Cholesterol drug reverses learning disabilities in mice


Nation Digest

November 08, 2005|By LOS ANGELES TIMES

LOS ANGELES -- Lovastatin, a widely used cholesterol-lowering drug, reverses common learning disabilities in mice, offering the first hope for a treatment of the problem in humans, University of California, Los Angeles researchers reported yesterday.

Three human trials in children and adults will begin at UCLA and other U.S. and European locations within weeks, said Dr. Alcino J. Silva, a neurobiologist at UCLA and the lead author of a paper appearing in the journal Current Biology.

Lovastatin, trade-named Mevacor, is one of a family of drugs known collectively as statins that have revolutionized the treatment of high cholesterol. The drugs, first introduced in the 1990s, are taken daily by millions of people at risk for heart disease and other problems, and have been widely recognized as safe.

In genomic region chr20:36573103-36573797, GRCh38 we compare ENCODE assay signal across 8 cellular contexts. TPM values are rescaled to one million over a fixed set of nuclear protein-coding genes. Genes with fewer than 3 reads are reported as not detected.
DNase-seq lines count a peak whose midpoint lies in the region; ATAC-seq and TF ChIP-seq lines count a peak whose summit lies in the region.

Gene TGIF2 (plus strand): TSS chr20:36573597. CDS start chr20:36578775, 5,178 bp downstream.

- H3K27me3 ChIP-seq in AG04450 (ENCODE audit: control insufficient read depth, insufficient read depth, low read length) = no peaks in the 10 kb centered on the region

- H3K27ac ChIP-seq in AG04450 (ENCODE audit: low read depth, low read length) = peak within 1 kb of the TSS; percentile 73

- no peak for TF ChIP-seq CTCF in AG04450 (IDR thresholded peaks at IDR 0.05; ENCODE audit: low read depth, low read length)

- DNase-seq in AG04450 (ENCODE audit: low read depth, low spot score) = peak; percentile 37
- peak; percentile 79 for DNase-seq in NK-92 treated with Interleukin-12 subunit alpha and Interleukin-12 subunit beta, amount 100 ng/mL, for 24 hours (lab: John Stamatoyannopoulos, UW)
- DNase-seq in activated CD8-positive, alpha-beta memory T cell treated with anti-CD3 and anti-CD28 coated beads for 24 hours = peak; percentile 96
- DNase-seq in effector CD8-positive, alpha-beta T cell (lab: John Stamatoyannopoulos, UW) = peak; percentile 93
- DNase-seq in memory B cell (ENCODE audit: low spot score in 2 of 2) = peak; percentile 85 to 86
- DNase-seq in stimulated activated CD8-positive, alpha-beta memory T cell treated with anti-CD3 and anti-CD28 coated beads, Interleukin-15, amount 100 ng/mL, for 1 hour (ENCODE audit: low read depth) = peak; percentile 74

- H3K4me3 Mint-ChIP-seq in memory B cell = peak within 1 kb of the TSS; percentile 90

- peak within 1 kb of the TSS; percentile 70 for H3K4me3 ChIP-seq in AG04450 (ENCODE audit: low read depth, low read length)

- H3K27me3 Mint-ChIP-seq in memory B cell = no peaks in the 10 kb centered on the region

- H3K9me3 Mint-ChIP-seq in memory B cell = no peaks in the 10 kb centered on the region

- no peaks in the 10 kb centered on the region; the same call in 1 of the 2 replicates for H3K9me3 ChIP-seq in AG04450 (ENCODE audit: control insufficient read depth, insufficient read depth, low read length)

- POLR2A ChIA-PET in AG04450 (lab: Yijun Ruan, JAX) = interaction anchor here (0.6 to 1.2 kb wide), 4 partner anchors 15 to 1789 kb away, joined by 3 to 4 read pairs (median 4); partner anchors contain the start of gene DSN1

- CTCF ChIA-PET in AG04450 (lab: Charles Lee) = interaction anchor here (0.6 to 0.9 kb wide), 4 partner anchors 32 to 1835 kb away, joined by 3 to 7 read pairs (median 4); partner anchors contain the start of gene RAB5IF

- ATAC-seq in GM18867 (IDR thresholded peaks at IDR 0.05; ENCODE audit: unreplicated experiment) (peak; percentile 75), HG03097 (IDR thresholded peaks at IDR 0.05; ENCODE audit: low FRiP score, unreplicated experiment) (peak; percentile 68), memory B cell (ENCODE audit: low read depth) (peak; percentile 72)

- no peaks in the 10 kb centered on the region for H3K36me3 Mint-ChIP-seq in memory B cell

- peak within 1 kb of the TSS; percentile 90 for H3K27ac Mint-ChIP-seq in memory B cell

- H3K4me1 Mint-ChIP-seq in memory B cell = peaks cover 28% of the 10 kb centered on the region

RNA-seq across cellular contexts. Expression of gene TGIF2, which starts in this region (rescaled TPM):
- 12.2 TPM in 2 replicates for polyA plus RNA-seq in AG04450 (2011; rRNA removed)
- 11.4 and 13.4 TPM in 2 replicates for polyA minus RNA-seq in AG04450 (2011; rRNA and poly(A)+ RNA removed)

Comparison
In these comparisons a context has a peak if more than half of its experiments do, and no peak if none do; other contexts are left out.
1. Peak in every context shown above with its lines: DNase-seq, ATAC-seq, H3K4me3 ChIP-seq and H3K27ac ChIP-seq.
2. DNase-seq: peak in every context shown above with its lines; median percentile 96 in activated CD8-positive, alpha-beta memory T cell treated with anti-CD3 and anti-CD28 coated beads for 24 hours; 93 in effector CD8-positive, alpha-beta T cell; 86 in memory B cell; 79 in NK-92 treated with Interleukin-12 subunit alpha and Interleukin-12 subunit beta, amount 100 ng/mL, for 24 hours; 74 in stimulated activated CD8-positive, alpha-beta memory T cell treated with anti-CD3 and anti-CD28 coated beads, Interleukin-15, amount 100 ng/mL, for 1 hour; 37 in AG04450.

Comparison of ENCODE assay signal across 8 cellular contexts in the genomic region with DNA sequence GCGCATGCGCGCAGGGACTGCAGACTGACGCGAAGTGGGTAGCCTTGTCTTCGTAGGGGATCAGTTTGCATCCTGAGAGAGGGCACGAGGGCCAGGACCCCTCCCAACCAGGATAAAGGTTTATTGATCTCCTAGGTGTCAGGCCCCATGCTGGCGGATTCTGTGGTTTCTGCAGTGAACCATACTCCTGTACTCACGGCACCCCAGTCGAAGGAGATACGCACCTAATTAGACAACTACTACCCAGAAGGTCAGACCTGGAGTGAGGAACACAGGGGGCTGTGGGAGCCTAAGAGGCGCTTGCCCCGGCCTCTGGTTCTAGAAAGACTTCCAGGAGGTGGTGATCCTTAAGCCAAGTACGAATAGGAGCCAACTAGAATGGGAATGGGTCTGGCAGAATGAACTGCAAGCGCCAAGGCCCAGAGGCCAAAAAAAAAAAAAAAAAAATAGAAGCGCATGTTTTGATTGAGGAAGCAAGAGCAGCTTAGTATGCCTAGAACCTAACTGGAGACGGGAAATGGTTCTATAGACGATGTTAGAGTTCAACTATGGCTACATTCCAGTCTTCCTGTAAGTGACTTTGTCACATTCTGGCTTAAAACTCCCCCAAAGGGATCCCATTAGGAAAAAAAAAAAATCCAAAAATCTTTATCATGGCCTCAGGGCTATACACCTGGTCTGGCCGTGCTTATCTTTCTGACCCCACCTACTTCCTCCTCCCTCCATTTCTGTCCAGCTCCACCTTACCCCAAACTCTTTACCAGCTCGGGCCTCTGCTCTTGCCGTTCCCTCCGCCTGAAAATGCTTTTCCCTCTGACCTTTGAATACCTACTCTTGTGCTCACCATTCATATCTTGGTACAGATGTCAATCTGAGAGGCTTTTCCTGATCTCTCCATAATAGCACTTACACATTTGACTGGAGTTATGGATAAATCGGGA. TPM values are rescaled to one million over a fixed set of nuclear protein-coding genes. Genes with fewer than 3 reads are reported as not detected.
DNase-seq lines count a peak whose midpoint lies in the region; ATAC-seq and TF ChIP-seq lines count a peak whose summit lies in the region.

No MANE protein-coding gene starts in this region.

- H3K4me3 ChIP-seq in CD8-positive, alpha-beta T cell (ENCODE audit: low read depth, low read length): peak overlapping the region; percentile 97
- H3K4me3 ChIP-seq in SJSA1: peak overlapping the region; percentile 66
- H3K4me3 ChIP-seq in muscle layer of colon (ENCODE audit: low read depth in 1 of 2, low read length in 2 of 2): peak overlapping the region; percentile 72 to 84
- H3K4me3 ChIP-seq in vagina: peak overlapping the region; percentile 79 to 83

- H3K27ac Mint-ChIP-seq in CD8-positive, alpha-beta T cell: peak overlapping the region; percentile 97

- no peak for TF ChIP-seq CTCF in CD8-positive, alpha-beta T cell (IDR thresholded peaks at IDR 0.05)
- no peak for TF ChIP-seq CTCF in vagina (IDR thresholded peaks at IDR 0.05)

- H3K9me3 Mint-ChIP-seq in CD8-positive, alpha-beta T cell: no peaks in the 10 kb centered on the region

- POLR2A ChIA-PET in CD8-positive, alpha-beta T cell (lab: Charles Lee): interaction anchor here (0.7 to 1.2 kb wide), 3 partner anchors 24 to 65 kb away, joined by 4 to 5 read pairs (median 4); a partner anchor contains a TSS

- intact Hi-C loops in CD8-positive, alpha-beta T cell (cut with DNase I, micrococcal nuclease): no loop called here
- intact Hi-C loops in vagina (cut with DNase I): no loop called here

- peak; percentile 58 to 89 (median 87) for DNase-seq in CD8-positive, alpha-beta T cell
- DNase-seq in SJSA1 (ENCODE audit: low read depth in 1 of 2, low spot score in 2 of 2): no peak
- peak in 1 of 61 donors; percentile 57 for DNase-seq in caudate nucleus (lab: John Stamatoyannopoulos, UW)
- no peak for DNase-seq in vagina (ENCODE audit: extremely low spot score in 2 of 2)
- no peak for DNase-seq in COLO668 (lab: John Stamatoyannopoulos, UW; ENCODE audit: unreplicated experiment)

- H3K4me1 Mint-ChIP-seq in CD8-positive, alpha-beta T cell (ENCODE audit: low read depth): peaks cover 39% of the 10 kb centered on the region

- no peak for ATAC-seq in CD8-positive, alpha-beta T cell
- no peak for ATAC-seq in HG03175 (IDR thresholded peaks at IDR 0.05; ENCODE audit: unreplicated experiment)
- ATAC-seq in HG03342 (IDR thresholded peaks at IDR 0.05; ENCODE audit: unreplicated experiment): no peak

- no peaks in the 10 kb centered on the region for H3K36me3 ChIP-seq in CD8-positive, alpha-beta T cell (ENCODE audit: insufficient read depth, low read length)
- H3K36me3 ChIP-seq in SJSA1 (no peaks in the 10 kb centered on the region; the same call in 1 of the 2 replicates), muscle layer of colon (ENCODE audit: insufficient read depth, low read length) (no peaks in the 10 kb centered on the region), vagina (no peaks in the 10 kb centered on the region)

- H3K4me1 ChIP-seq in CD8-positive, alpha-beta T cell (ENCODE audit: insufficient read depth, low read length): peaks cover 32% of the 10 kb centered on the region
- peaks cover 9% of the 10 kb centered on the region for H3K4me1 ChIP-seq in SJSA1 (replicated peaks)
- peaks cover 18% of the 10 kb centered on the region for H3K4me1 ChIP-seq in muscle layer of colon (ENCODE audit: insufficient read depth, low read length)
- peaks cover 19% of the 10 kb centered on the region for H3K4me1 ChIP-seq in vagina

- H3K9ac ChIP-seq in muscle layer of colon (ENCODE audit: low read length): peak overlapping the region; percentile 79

The learning problems studied by the researchers were caused by a genetic defect called neurofibromatosis 1. It affects one in every 3,000 to 4,000 people.

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